Mt. Gox CEO charged with embezzlement in Japan

The exec's charges include claims he lost £250m worth of bitcoins

The CEO of failed bitcoin exchange, Mt. Gox, Mark Karpeles, has been charged in Japan in relation to the loss of almost 250 million worth of the virtual currency last year.

The charges relate to the embezzlement of 850,000 bitcoins, totalling a worth of around 250m last March. As a result of the loss, all user accounts were frozen so the company could investigate the missing currency and then the organisation was forced to file for bankruptcy a month later.

Japanese courts say Karpeles accessed his own company's computer system to falsify data so he could artificially create around $1 million (640,000) in Bitcoin, falsifying data on its outstanding balance.

The charges were placed as the six-week criminal holding period was coming to an end, as set out in Japanese law.

However, Karpeles previously claimed the issues were caused by system bugs and not by any hack into the system or other malicious activity, and his lawyer denied his client had done anything illegal.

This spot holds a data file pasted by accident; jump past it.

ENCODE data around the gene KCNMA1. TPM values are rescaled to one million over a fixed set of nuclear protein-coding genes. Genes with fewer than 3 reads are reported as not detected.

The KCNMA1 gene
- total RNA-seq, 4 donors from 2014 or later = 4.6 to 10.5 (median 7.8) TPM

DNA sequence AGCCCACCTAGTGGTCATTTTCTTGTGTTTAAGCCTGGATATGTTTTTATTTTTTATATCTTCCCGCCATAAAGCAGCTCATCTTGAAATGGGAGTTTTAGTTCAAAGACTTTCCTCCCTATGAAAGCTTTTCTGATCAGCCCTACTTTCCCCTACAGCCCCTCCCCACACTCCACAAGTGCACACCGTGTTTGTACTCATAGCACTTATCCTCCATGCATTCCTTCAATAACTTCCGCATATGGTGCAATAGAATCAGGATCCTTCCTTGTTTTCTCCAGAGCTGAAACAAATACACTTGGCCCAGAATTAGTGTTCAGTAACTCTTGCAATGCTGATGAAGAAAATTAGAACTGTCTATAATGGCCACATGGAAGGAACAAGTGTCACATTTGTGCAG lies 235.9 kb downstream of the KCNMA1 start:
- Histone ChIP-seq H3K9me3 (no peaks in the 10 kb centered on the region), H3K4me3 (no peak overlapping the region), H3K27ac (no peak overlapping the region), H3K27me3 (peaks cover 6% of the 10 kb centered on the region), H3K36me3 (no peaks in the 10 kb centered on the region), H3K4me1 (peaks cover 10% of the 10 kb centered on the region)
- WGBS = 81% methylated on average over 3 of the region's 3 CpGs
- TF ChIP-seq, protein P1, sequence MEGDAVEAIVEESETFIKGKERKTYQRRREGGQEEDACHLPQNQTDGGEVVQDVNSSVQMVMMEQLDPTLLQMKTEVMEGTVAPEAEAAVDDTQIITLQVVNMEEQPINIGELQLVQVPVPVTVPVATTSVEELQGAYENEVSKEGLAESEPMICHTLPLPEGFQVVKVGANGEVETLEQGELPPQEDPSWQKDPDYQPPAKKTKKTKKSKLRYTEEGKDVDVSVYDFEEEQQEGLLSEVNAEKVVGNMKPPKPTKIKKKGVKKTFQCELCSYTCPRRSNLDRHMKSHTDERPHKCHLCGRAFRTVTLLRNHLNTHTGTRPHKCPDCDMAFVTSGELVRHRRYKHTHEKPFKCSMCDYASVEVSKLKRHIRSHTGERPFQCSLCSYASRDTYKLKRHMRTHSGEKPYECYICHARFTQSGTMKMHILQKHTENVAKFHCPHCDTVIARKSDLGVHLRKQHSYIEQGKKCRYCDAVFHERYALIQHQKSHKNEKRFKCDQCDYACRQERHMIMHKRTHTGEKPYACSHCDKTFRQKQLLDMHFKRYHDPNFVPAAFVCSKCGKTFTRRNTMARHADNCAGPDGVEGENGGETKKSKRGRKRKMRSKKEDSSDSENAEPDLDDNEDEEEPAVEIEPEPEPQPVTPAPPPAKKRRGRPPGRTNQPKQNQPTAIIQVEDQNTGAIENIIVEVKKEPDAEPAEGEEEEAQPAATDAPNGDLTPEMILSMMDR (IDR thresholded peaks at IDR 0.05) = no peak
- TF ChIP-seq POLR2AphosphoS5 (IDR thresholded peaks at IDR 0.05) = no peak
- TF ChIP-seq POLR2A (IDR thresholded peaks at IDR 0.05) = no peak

Following the bankruptcy filing, MtGox announced it found 200,000 of the missing bitcoins (worth 74 million) in a 'cold' digital wallet, meaning the total number of bitcoins mislaid was reduced to 650,000 - accounting for around seven per cent of all bitcoins in existence.

After investigating further into Karpeles' actions, Japanese police believe he may have illegally spent 1.1 billion yen (5.7 million), by sending them to other firms he was involved in, according to Japanese public broadcaster NHK.

Mt. Gox was once responsible for processing 80 per cent of global Bitcoin transactions before it folded, but the loss of such volumes of currency led to its decline and mistrust in the digital currency.

A French investor told AFP news agency last year at a creditors' meeting in Tokyo: "They say it's under investigation. That's all they say. They seem to refuse to make public more precise information about Mt. Gox's own [information] and how and when it was stolen, if it was really stolen."

The original news story surrounding the arrest of Karepeles was published on August 3rd, 2015, but has been subsequently updated to reflect updates.

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